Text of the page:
"It really is something with the potential to establish a new basis for diplomacy in the region," said Tamara Cofman Wittes, who was Mr. Obama's deputy assistant secretary of state for the Middle East until earlier this year and now runs the Saban Center for Middle East Policy at the Brookings Institution. "It's just potential, but it's particularly impressive potential."
The relationship between the two leaders has come a long way in just 10 weeks. Mr. Morsi's election in June as the first Islamist president of Egypt set nerves in Washington on edge and raised questions about the future of Egypt's three-decade-old peace treaty with Israel. Matters worsened in September when Egyptian radicals protesting an anti-Islam video stormed the United States Embassy in Cairo.
Mr. Obama was angry that the Egyptian authorities did not do more to protect the embassy and that Mr. Morsi had not condemned the attack. He called Mr. Morsi to complain vigorously in what some analysts now refer to as the woodshed call. Mr. Morsi responded with more security for the embassy and strong public statements that the attackers "do not represent any of us."
Washington was again leery when the Gaza conflict broke out last week and Mr. Morsi sent his prime minister to meet with Hamas. But as days passed, Mr. Obama found in his phone calls that Mr. Morsi recognized the danger of an escalating conflict.
During their phone call on Monday night, Mr. Obama broached the idea of sending Mrs. Clinton. Mr. Morsi agreed it would help. The president then called Prime Minister Benjamin Netanyahu of Israel to talk through the idea. At 2:30 a.m., having changed out of his suit into sweats, Mr. Obama called Mr. Morsi back to confirm that Mrs. Clinton would come.
After leaving Phnom Penh the next day en route back to Washington, Mr. Obama picked up the phone aboard Air Force One to call Mr. Morsi to say Mrs. Clinton was on the way. By Wednesday, he was on the phone again with Mr. Netanyahu urging him to accept the cease-fire and then with Mr. Morsi, congratulating him.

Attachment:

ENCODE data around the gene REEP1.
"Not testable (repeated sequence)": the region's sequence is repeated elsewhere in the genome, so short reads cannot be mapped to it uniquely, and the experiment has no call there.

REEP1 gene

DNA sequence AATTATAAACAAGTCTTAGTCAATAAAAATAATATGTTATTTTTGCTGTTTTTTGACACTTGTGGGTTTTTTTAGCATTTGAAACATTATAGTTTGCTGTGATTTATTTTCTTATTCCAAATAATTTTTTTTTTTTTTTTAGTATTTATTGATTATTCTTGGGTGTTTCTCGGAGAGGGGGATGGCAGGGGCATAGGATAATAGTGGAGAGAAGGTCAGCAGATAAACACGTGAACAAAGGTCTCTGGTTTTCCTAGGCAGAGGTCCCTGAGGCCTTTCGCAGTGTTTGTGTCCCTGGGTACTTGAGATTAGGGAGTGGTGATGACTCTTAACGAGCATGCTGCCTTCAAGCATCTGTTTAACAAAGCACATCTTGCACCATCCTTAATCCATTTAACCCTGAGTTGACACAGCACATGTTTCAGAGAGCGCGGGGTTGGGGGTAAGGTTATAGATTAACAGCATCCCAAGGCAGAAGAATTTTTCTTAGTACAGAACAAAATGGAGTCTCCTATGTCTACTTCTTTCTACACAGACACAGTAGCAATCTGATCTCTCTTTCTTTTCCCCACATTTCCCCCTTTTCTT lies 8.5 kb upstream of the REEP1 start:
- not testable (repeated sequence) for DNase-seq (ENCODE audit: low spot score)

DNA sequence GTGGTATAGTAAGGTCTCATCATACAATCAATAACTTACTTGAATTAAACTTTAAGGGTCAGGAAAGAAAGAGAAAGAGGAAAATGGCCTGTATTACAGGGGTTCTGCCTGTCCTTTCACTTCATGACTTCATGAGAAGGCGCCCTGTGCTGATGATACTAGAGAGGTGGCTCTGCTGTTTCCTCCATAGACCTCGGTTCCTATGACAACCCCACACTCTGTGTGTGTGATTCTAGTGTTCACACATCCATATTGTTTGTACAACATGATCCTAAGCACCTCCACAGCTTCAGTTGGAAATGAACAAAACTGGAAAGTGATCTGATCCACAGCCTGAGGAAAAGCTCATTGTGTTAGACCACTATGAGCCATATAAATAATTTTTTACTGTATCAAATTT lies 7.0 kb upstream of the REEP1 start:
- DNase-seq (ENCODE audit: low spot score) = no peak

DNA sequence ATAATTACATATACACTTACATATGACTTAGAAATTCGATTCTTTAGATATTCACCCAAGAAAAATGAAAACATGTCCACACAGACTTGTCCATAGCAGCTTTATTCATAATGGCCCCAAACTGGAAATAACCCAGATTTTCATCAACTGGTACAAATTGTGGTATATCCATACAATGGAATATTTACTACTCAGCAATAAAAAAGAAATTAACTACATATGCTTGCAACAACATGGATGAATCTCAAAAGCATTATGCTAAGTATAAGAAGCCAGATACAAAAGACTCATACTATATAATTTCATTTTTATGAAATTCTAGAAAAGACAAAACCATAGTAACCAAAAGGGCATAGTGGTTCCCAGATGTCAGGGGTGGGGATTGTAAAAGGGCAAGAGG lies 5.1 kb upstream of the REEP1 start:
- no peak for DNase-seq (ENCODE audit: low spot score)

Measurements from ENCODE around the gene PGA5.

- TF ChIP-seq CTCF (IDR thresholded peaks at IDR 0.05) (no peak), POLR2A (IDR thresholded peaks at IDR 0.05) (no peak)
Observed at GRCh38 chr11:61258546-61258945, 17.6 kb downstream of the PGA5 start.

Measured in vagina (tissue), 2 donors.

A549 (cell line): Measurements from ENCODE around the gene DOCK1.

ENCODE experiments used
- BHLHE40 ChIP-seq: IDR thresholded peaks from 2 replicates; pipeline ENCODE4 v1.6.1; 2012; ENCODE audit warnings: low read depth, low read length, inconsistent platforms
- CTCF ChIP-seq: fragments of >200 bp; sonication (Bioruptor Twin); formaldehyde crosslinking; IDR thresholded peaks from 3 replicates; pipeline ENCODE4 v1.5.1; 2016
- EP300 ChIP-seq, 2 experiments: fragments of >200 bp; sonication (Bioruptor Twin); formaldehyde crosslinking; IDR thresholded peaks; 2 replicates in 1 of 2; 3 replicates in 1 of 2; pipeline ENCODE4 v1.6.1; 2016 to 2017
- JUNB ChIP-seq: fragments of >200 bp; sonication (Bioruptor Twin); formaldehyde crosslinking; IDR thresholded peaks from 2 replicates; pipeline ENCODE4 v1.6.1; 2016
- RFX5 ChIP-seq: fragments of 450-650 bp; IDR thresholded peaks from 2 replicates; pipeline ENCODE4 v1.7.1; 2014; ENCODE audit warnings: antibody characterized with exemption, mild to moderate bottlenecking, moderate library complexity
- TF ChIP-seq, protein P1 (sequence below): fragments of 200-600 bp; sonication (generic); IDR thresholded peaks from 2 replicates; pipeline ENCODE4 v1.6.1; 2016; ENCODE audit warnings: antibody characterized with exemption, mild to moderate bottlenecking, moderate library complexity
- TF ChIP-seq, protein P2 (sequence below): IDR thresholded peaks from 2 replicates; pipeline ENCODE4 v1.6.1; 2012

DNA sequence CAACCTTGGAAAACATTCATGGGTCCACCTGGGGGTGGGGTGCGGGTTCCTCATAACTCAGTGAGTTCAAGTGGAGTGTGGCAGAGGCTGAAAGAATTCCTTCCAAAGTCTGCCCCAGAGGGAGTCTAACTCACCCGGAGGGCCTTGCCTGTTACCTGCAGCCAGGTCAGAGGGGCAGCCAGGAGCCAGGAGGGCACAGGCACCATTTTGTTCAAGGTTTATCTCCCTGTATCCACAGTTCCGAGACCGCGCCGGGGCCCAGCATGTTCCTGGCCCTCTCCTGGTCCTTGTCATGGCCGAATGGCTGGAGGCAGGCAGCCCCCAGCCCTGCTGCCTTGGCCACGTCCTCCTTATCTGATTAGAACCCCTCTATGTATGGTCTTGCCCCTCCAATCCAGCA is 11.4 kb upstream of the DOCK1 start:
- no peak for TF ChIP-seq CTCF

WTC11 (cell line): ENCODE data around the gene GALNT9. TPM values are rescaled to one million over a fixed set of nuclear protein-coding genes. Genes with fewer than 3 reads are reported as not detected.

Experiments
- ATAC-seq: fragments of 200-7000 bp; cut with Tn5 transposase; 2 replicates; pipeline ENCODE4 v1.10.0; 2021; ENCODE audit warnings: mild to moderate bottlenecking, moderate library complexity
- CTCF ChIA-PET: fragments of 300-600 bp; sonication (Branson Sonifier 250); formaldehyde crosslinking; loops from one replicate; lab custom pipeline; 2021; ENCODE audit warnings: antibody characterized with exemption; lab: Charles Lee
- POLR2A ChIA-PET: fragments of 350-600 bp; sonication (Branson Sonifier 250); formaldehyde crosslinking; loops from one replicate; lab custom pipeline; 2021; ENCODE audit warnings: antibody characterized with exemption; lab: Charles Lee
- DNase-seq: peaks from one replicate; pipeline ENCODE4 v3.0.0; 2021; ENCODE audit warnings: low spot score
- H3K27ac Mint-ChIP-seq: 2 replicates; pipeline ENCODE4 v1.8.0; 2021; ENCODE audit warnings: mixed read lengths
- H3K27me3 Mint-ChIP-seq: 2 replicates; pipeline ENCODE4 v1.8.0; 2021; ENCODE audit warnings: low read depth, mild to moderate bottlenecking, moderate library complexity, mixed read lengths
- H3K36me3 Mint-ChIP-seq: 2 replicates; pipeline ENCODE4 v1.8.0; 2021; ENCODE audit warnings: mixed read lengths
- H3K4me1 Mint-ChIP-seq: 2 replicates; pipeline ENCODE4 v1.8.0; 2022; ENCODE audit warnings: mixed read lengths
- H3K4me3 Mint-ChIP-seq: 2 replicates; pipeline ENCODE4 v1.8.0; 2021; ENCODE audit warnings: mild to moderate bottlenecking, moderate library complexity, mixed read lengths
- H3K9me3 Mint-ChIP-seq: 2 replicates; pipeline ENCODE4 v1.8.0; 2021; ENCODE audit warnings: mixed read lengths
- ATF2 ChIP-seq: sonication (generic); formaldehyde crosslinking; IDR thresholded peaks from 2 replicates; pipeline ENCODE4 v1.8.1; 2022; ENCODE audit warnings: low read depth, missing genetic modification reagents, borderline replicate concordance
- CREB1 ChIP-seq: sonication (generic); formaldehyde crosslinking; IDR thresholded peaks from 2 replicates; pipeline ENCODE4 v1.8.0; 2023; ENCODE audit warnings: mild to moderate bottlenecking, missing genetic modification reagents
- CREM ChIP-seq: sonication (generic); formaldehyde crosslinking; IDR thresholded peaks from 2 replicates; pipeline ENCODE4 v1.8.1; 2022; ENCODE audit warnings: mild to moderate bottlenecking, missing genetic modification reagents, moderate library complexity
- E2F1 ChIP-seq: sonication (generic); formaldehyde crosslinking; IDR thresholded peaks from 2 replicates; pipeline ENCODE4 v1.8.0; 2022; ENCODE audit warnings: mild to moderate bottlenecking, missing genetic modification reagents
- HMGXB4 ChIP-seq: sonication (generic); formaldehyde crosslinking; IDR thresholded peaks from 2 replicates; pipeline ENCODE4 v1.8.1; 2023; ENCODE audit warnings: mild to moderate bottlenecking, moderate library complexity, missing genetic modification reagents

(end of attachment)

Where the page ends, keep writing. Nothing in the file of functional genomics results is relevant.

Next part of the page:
"From Day 1, we had contacts with both sides," said Mr. Haddad, but the United States stepped in "whenever there was a point at which there would be a need for further encouragement and a push to get it across." Mr. Haddad said the United States played an important role "trying to send clear signals to the Israeli side that there should not be a waste of time and an agreement must be reached."
"They have really been very helpful in pushing the Israeli side," he said.
In pushing Hamas, Mr. Morsi came under crosscurrents of his own. On one side, advisers acknowledged, he felt the pressure of the Egyptian electorate's strong support for the Palestinian cause and antipathy toward Israel as well as his own personal and ideological ties to the Islamists in Hamas. But on the other side, advisers said, Mr. Morsi had committed to the cause of regional stability, even if it meant disappointing his public.
Analysts further noted that Mr. Morsi needed the United States as he secures a $4.8 billion loan from the International Monetary Fund at a time of economic trouble. "There's no way Egypt is going to have any kind of economic recovery without Washington," said Khaled Elgindy, an adviser to the Palestinian negotiators during the last decade.
As for Mr. Obama, his aides said they were willing to live with some of Mr. Morsi's more populist talk as long as he proves constructive on the substance. "The way we've been able to work with Morsi," said one official, "indicates we could be a partner on a broader set of issues going forward."
Peter Baker reported from Washington, and David D. Kirkpatrick from Cairo.